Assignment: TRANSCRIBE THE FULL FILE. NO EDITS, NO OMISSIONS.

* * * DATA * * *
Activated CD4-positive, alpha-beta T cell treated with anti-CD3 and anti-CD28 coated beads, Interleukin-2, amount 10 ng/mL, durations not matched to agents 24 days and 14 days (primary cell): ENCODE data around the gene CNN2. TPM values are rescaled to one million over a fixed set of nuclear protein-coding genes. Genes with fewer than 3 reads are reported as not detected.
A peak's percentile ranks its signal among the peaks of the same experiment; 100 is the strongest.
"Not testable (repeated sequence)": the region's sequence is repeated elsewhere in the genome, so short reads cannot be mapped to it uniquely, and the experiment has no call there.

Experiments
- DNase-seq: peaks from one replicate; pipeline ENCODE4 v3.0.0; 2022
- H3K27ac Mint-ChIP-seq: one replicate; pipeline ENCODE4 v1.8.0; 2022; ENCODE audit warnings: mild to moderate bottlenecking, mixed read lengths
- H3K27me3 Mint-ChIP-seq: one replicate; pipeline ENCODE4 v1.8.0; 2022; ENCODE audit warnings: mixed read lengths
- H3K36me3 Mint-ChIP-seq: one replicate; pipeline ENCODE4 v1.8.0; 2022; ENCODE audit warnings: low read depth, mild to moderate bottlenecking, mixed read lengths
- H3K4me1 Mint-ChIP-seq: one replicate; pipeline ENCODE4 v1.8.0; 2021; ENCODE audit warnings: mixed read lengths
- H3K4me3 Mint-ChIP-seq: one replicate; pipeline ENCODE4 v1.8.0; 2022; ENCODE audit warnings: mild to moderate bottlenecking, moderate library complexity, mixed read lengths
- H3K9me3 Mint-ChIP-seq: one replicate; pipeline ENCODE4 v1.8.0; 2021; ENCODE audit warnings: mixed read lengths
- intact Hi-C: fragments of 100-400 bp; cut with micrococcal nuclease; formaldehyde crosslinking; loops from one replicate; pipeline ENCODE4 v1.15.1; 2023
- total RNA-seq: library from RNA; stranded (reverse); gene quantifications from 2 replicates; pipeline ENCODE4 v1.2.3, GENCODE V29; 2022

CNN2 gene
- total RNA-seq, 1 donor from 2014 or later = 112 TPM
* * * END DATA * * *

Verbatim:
Activated CD4-positive, alpha-beta T cell treated with anti-CD3 and anti-CD28 coated beads, Interleukin-2, amount 10 ng/mL, durations not matched to agents 24 days and 14 days (primary cell): ENCODE data around the gene CNN2. TPM values are rescaled to one million over a fixed set of nuclear protein-coding genes. Genes with fewer than 3 reads are reported as not detected.
A peak's percentile ranks its signal among the peaks of the same experiment; 100 is the strongest.
"Not testable (repeated sequence)": the region's sequence is repeated elsewhere in the genome, so short reads cannot be mapped to it uniquely, and the experiment has no call there.

Experiments
- DNase-seq: peaks from one replicate; pipeline ENCODE4 v3.0.0; 2022
- H3K27ac Mint-ChIP-seq: one replicate; pipeline ENCODE4 v1.8.0; 2022; ENCODE audit warnings: mild to moderate bottlenecking, mixed read lengths
- H3K27me3 Mint-ChIP-seq: one replicate; pipeline ENCODE4 v1.8.0; 2022; ENCODE audit warnings: mixed read lengths
- H3K36me3 Mint-ChIP-seq: one replicate; pipeline ENCODE4 v1.8.0; 2022; ENCODE audit warnings: low read depth, mild to moderate bottlenecking, mixed read lengths
- H3K4me1 Mint-ChIP-seq: one replicate; pipeline ENCODE4 v1.8.0; 2021; ENCODE audit warnings: mixed read lengths
- H3K4me3 Mint-ChIP-seq: one replicate; pipeline ENCODE4 v1.8.0; 2022; ENCODE audit warnings: mild to moderate bottlenecking, moderate library complexity, mixed read lengths
- H3K9me3 Mint-ChIP-seq: one replicate; pipeline ENCODE4 v1.8.0; 2021; ENCODE audit warnings: mixed read lengths
- intact Hi-C: fragments of 100-400 bp; cut with micrococcal nuclease; formaldehyde crosslinking; loops from one replicate; pipeline ENCODE4 v1.15.1; 2023
- total RNA-seq: library from RNA; stranded (reverse); gene quantifications from 2 replicates; pipeline ENCODE4 v1.2.3, GENCODE V29; 2022

CNN2 gene
- total RNA-seq, 1 donor from 2014 or later = 112 TPM